In this story the newly regenerated Doctor ends up on the Earth colony of Vulcan, where he meets up with some old friends who are looking for some static electricity.

 

If you know anything about the history of Doctor Who, you will know that some of the episodes are missing. Previous DVD releases have replaced a part or two using either animation or photos. However, there has never been a complete story animated until now.

A note on the animation style, if you expecting something of the standard of new Captain Scarlet, or Thunderbirds you’ll be disappointed. It is cost affective (i.e. cheap), and quite jerky. The human characters aren’t great, but the Daleks glide across the screen and they seem more menacing than their early physical counterparts. If animation isn’t your thing, then you will probably complain.

As much as the risk of producing a DVD of a fully restored by animation, it was nothing compared to the risk of making this story. We take the changing of the actor playing the Doctor quite happily now, but this was the first time it happened. Answer me this, outside of Doctor Who name me other shows that changed the main actor and happily continued?

I could wax lyrical on why the second Doctor was the best simply because Patrick Troughton made viewers believe that the Doctor could change but still be the same madman with a box. But anyway…

The story itself is quite straight forward, with the Daleks using a let’s be friends then I am going to stab you in the back strategy. Lesterson and then Bragen get caught up in the “I am your servant” lie and think that they are in control. All the while, no one is listening to the Doctor who fails miserably in warning the colony of the danger that awaits.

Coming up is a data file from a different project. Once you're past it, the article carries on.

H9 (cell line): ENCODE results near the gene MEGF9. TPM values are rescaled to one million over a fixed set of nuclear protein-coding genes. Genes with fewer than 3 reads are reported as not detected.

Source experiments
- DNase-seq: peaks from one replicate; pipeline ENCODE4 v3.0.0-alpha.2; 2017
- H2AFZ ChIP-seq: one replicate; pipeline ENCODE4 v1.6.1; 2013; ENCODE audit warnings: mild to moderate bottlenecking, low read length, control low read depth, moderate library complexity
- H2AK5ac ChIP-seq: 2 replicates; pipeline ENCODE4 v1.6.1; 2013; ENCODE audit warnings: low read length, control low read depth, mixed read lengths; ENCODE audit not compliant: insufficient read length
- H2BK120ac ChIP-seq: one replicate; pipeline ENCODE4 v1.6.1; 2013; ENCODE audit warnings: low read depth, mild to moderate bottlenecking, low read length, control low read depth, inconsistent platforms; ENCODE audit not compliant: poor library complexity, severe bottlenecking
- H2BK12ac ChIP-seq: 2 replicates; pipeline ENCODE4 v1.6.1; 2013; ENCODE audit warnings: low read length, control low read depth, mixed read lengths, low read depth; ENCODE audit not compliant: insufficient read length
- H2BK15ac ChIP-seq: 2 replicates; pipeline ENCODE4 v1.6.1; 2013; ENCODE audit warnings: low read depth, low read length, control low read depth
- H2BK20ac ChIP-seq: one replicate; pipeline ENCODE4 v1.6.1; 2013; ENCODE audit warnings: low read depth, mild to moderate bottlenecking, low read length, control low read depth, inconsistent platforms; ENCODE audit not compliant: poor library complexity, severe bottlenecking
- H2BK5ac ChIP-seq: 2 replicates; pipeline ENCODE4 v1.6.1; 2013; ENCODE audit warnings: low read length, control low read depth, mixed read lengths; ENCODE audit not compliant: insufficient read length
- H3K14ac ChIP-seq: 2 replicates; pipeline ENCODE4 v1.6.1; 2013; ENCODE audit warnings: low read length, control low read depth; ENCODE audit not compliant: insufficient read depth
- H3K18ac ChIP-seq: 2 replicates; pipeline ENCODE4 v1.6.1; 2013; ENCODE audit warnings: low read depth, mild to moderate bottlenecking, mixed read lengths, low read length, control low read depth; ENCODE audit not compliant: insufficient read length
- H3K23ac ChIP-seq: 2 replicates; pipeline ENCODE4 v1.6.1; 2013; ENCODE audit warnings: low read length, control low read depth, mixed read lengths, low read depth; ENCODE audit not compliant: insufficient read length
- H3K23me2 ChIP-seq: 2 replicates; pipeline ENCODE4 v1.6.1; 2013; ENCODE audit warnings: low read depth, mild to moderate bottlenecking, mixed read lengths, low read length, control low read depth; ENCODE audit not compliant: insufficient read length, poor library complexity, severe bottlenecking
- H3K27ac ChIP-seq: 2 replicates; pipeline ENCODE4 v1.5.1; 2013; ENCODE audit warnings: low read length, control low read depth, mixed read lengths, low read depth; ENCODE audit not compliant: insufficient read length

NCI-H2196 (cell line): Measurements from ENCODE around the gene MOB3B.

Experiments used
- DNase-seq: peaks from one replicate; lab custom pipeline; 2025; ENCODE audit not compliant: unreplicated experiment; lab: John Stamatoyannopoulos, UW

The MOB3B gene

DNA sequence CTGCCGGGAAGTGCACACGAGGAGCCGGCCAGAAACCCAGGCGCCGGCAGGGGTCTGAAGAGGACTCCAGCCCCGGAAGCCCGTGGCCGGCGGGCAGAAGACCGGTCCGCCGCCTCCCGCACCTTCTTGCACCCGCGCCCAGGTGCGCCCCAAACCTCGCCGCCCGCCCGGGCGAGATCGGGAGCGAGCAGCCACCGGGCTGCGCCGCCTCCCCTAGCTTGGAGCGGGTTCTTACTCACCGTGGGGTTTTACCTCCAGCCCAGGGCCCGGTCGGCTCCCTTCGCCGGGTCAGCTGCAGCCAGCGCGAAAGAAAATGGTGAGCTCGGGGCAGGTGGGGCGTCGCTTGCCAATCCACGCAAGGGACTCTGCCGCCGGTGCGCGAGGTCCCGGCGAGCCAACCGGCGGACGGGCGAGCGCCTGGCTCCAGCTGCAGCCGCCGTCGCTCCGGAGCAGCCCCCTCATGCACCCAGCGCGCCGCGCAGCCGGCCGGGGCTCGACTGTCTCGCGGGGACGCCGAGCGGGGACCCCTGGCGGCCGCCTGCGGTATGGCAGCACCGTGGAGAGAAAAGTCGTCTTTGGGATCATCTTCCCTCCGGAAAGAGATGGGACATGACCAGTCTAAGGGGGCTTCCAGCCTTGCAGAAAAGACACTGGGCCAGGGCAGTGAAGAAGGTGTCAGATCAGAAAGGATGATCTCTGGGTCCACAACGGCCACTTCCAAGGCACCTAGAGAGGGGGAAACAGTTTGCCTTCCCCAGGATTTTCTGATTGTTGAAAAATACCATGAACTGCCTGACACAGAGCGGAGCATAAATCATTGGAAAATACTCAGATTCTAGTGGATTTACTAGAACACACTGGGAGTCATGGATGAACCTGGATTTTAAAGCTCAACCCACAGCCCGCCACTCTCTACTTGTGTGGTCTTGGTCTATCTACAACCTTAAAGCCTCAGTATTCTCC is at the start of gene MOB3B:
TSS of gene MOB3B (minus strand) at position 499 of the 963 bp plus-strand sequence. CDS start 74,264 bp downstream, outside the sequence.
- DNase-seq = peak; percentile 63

It is as unnerving for the viewer as it is for his companions during Part One when Patrick Troughton refers to the Doctor in the third person. I know what to expect, but for first time watchers it would be easy to question if it was still the Doctor.

This early second Doctor is quite different from his predecessor. His failure to warn people shows that he has less charisma, and he is certainly less likely to explain what is going on. He likes his secrets, and he keeps everything very close to his chest. He plays the recorder, not to be eccentric, but to give him time to think and plot.

Longer Doctor Who stories normally have an issue where the middle parts just plod along with nothing happening. This one doesn’t, as the layered story of the rebels being played by Janley and Bragen, who are fooled by the Daleks. Yes, both Ben and Polly disappear for a part each, but there is enough going on that you don’t really miss them.

 

Quick Hits:

  • I’m slightly disappointed that the Vulcans don’t have pointy ears. There must be two.
  • I’ve got a badge saying that I am the Examiner therefore I must be one. Badges, badges, I need those stinking badges.
  • The room full of Daleks getting really excited. You know that in the episode there would only have been moving, while the rest would have been cardboard cutouts.
  • How quickly did the Daleks go from let’s wait and let the humans kill themselves, to Conquer and Destroy.
  • I’m certain there is a Taize chant in there somewhere when the Daleks “Conquer and Destroy”.
  • If the Governor is the only one who can bring the colony together. Why is there a set of rebels?

 

And Finally…

The Doctor’s hat, it just appears and disappears. I want a hat like that.